Sinkhole Causes Evacuation In Seffner, Florida

A sinkhole caused four homes to be evacuated in Seffner, Florida, after a massive opened up between two homes in the neighborhood.

The sinkhole in Hillsborough County grew to 27 feet deep and 22 feet wide, according to statements by code enforcement workers to Fox 13 News. Local officials also noted that the Seffner sinkhole is located near Clay Pit Park on Clay Pit Road. The original 911 call about the Florida sinkhole came from 11918 Clay Pitt Road, according to an ABC News report.

Hillsborough County code enforcement officers did not reportedly find any evidence the the “depression” or sinkhole, will expand. No other depressions were found near the initial hole, leading officials to feel there is no threat posed by the shocking discovery.

The Clay Pit Road sinkhole is located less than two miles from the sinkhole that swallowed a sleeping man in 2013. Jeff Bush, 36, was presumed dead shortly after the ground collapsed beneath his bedroom during the late evening hours in March two years ago. Jeremy Bush, the victim’s brother, was awakened by screams for help. Attempts to pull Jeff from the growing sinkhole failed, leaving his brother feeling helpless and in shock.

“It was something you would see in a movie. You wouldn’t, in your wildest dreams, you wouldn’t think anything like that could happen, especially here,” Jeremy Bush told ABC Action News after the sinkhole fatality.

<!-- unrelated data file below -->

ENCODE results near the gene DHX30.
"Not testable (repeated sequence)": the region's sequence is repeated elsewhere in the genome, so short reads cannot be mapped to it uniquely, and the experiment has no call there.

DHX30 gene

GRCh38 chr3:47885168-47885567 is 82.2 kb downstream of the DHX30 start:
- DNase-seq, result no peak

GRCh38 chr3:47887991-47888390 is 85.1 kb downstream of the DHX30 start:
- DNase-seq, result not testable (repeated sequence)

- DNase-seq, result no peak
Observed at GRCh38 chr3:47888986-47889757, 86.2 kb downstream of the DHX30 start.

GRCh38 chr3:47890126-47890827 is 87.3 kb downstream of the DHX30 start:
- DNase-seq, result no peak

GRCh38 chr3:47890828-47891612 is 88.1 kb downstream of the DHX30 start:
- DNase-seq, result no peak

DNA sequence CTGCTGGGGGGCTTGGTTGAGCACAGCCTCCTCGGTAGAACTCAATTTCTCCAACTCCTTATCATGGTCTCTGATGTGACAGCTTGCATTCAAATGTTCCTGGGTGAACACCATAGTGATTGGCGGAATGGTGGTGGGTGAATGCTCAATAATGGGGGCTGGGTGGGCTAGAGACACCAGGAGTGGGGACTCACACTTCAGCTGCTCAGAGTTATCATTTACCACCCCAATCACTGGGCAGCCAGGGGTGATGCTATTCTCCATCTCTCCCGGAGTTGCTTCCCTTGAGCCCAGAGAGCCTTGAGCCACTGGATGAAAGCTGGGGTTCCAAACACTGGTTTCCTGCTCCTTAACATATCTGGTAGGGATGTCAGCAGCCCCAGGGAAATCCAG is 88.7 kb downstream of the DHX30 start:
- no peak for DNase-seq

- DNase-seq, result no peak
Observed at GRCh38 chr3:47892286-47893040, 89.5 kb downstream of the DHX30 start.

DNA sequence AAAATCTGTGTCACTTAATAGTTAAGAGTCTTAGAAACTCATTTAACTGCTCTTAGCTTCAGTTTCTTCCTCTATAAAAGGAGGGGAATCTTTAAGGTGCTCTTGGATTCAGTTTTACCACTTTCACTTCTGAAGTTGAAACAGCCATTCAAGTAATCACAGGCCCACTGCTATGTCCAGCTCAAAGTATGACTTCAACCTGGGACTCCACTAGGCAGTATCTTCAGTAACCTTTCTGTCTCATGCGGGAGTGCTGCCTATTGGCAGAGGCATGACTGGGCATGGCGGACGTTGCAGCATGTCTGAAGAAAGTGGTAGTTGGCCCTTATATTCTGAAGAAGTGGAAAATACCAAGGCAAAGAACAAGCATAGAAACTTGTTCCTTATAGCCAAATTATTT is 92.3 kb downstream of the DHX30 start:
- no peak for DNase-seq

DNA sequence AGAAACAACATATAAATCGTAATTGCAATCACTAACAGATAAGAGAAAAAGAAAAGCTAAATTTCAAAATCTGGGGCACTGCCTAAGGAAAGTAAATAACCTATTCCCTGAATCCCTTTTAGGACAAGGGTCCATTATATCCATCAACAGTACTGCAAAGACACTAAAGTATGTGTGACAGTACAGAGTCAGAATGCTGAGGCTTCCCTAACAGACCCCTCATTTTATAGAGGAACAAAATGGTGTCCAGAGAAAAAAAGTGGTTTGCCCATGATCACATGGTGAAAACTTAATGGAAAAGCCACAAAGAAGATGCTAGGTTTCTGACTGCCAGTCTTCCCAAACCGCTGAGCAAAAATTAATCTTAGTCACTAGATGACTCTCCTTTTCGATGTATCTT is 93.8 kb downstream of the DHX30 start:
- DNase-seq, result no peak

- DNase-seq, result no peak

During the time of the 2013 sinkhole incident, there were six people inside of the home, including the wife and 2-year-old daughter of Jeremy Bush. Hillsborough County Deputy Douglas Duval was the first emergency services provider to arrive on scene. Deputy Duval was able to pull Jeremy from the sinkhole before it collapsed further and pulled him deeper inside.

“I reached down and was able to actually able to get him by his hand and pull him out of the hole. The hole was collapsing. At that time, we left the house,” Deputy Duvall recalled. “I’ve never seen anything like it.”

Due to concerns about the safety of rescue crews, no search was permitted for Jeff Bush. The depression continued to expand and the sinkhole grew to 30 feet wide and 20 feet deep. An “unsafe zone” was established 100 feet wide around the hole and ultimately expanded to include most of the interior of the home.

Madrid Engineering Group representative Larry Madrid deemed the Seffner are sinkhole event of 213 as “unprecedented” and said the side slopes of the depression were extremely steep. Listening devices and cameras were placed inside the home in an attempt to establish contact with Jeff Bush, but such attempted proved futile.

“We put engineering equipment into the sinkhole and didn’t see anything compatible with life,” Hillsborough County Fire Rescue representative Jessica Damico said. “The entire house is on the sinkhole.”

The only sounds heard by the engineering crews were earth movements which noting the continuation of the collapse. Fears that the home could fall into the sinkhole at any time were soon realized.

The home located at 240 Fairthway Drive was condemned by Bracken Engineering. The bedroom where Jeff Bush was sleeping was determined to be at the center of the sinkhole.

The current Seffner sinkhole will continue to be monitored to ensure that safety concerns do not arise. Because the depression was on private property, it will be the responsibility of the property owners to fill in the hole and to contact their insurance agency to assistance with the matter.

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